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Location: Georgia Southern University, Georgia, United States

Sunday, October 02, 2005

Boom Towns

Didier Cossin, Harvard educated UBS Professor of Banking and Finance at IMD in Switzerland and one of the world's experts on leading-edge financial technology, remarked in a story appearing in the Belgian business newspaper De Tijd*, “...every financial innovation is associated with scandals. Think of Michael Milken for junk bonds, Metallgesellschaft for oil futures, Procter & Gamble for currency swaps, Barings for shares futures, the list goes on. As a result of these scandals, checks are tightened up and no one now denies the benefit of, say, futures or junk bonds. Perhaps we need a few scandals in credit derivatives for them to gain acceptance."

The professor's point is well taken, but the notion of "scandals" doesn't capture the essence of the financial innovation environment. A more apt analogy is the frontier boom town. The boom town would spring up virtually overnight to exploit the discovery of riches for the taking. The boom town was a rough and tumble place, a place where the usual rules didn't apply and the law hadn't caught up yet, a place for prospectors, gamblers, rowdies and thieves. Today's financial boom towns are springing up in cyberspace to exploit a different kind of riches for the taking. But the frontier elements remain. What ultimately brings financial innovations into the mainstream is not a scandal per se, but for the frontier to be tamed - for "decent folk" to show up and feel safe.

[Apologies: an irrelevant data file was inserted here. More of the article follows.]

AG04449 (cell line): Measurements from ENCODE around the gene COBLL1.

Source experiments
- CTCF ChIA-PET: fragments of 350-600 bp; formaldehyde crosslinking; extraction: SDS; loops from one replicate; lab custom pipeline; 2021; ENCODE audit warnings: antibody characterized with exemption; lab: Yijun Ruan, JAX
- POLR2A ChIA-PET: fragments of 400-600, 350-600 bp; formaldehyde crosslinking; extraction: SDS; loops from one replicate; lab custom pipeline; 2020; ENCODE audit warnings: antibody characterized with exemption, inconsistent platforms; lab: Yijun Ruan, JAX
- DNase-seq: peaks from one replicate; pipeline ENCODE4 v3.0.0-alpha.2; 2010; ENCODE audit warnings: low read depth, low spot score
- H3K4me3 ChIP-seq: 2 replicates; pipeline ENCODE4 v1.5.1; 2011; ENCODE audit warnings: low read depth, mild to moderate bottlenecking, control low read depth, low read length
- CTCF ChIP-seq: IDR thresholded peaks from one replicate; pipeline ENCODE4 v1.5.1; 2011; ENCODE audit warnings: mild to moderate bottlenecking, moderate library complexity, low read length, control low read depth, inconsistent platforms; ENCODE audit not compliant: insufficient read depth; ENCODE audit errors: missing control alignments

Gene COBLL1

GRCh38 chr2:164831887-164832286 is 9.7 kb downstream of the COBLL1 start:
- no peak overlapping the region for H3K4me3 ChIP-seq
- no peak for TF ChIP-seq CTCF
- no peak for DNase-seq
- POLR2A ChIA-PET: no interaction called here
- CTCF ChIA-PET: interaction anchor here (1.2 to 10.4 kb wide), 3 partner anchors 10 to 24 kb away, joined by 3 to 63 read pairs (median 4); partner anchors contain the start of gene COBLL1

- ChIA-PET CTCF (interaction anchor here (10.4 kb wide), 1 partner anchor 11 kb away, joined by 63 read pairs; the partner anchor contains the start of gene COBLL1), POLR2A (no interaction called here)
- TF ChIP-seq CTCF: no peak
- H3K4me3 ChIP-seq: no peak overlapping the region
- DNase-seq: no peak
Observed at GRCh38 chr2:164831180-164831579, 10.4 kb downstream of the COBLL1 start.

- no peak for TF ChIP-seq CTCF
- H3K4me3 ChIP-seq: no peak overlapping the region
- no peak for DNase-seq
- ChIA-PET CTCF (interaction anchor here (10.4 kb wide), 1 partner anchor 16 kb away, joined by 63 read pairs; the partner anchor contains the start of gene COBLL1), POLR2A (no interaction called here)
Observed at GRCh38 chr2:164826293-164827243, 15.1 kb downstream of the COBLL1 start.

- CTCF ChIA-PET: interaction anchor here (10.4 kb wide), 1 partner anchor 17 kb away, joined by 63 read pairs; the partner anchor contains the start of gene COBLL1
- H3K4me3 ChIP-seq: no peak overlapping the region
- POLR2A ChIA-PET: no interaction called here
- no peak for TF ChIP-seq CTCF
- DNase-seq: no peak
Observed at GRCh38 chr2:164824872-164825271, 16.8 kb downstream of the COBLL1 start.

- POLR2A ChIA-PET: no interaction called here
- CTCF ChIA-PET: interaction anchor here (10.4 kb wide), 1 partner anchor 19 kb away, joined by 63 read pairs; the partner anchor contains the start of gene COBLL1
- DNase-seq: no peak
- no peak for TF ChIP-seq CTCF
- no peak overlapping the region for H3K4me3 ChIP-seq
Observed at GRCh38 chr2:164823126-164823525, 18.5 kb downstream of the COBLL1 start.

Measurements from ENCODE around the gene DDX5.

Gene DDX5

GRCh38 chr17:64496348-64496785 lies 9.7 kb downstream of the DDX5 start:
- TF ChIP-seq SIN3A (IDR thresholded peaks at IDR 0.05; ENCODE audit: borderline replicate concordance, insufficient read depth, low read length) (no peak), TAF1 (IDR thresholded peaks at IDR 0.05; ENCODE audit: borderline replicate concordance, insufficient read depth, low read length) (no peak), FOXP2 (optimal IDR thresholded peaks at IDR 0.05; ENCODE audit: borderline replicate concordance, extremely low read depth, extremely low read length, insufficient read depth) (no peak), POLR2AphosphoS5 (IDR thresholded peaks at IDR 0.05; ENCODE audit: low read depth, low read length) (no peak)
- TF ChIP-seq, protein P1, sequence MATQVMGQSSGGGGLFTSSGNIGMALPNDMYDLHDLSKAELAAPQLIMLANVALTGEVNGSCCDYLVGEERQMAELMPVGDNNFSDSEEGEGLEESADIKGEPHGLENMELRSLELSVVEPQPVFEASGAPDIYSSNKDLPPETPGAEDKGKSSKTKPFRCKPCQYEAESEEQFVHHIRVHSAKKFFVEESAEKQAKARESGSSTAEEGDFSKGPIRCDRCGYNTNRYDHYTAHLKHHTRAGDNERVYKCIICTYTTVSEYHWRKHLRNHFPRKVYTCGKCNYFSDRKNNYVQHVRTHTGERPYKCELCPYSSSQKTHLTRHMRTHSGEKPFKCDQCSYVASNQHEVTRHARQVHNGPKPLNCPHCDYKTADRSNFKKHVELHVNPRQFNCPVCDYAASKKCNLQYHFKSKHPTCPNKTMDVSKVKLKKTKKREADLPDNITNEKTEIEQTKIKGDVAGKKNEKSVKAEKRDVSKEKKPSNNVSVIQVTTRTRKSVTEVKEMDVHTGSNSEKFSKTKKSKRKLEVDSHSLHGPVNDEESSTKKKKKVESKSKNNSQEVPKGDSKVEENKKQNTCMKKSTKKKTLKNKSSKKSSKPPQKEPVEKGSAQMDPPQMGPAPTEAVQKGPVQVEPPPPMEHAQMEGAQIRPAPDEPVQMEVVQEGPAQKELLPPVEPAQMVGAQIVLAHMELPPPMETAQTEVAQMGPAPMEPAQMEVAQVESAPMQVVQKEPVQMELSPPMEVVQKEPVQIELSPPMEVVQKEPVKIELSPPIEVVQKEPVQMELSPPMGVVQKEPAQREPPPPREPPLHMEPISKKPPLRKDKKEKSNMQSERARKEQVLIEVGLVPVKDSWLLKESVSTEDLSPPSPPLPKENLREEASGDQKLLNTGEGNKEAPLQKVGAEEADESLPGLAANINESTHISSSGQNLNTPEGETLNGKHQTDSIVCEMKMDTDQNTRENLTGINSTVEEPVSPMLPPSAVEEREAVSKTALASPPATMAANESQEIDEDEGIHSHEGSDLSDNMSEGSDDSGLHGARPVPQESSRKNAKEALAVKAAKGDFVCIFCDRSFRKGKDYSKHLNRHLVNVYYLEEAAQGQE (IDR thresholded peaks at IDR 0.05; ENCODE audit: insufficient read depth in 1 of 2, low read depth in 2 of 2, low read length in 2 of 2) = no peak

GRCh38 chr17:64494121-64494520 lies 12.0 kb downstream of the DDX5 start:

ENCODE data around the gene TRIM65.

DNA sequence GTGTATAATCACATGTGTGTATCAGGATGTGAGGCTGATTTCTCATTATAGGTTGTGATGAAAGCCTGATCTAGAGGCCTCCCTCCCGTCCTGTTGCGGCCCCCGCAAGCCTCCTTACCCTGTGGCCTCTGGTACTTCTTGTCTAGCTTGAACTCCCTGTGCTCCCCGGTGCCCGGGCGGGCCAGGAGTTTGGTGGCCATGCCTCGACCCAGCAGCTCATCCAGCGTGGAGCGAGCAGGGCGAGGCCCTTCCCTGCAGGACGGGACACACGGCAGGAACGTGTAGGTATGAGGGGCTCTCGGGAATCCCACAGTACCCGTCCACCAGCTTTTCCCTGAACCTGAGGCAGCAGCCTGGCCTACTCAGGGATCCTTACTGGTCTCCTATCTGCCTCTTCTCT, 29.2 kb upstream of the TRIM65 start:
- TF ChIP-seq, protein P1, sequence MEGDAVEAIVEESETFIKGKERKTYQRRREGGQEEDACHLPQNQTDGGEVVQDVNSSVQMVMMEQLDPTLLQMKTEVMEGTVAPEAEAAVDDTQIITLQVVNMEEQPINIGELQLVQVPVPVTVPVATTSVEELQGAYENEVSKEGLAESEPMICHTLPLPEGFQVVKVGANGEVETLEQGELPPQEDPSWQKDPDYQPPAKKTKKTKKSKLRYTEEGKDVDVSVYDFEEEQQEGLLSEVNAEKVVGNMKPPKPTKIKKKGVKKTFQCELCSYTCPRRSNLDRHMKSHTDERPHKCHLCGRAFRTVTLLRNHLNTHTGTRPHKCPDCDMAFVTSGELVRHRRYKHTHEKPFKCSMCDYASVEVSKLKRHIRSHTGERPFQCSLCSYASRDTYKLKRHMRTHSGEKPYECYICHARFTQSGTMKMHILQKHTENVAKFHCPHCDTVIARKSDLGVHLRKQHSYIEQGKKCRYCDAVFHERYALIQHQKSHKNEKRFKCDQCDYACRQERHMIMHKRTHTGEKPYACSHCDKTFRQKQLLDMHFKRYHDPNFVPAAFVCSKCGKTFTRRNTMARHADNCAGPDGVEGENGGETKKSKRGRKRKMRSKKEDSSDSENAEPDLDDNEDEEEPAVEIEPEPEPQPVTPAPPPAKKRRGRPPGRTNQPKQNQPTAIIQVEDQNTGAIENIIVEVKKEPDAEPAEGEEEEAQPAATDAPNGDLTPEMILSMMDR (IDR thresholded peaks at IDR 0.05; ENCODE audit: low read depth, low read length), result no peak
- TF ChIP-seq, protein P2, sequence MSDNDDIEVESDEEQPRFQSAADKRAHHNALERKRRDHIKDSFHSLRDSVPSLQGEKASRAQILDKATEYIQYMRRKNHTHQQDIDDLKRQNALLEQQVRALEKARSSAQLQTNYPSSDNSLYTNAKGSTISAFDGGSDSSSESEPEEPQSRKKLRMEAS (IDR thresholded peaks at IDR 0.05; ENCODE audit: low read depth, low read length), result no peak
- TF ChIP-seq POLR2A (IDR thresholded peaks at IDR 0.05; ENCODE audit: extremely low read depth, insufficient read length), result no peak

*17 May 2005, De Tijd, Written by Kurt VANSTEELAND

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